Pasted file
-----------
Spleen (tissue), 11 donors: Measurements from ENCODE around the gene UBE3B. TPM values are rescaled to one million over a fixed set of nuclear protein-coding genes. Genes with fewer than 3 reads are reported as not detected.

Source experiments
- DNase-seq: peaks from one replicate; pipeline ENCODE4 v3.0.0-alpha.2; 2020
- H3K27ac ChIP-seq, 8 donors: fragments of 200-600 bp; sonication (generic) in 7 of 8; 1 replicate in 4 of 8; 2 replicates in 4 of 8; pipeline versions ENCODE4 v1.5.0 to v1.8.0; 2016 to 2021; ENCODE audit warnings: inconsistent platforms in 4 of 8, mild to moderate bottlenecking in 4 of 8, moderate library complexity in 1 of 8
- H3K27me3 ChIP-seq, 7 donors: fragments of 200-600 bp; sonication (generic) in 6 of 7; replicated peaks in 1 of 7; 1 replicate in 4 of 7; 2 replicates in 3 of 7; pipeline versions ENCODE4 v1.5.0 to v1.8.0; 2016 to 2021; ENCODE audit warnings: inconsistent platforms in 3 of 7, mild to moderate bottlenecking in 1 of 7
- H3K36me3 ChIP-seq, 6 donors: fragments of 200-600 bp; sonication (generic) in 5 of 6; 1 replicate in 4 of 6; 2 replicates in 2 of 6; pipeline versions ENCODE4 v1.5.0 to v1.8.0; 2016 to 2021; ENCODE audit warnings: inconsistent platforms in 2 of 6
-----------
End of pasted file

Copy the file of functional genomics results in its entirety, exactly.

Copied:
Spleen (tissue), 11 donors: Measurements from ENCODE around the gene UBE3B. TPM values are rescaled to one million over a fixed set of nuclear protein-coding genes. Genes with fewer than 3 reads are reported as not detected.

Source experiments
- DNase-seq: peaks from one replicate; pipeline ENCODE4 v3.0.0-alpha.2; 2020
- H3K27ac ChIP-seq, 8 donors: fragments of 200-600 bp; sonication (generic) in 7 of 8; 1 replicate in 4 of 8; 2 replicates in 4 of 8; pipeline versions ENCODE4 v1.5.0 to v1.8.0; 2016 to 2021; ENCODE audit warnings: inconsistent platforms in 4 of 8, mild to moderate bottlenecking in 4 of 8, moderate library complexity in 1 of 8
- H3K27me3 ChIP-seq, 7 donors: fragments of 200-600 bp; sonication (generic) in 6 of 7; replicated peaks in 1 of 7; 1 replicate in 4 of 7; 2 replicates in 3 of 7; pipeline versions ENCODE4 v1.5.0 to v1.8.0; 2016 to 2021; ENCODE audit warnings: inconsistent platforms in 3 of 7, mild to moderate bottlenecking in 1 of 7
- H3K36me3 ChIP-seq, 6 donors: fragments of 200-600 bp; sonication (generic) in 5 of 6; 1 replicate in 4 of 6; 2 replicates in 2 of 6; pipeline versions ENCODE4 v1.5.0 to v1.8.0; 2016 to 2021; ENCODE audit warnings: inconsistent platforms in 2 of 6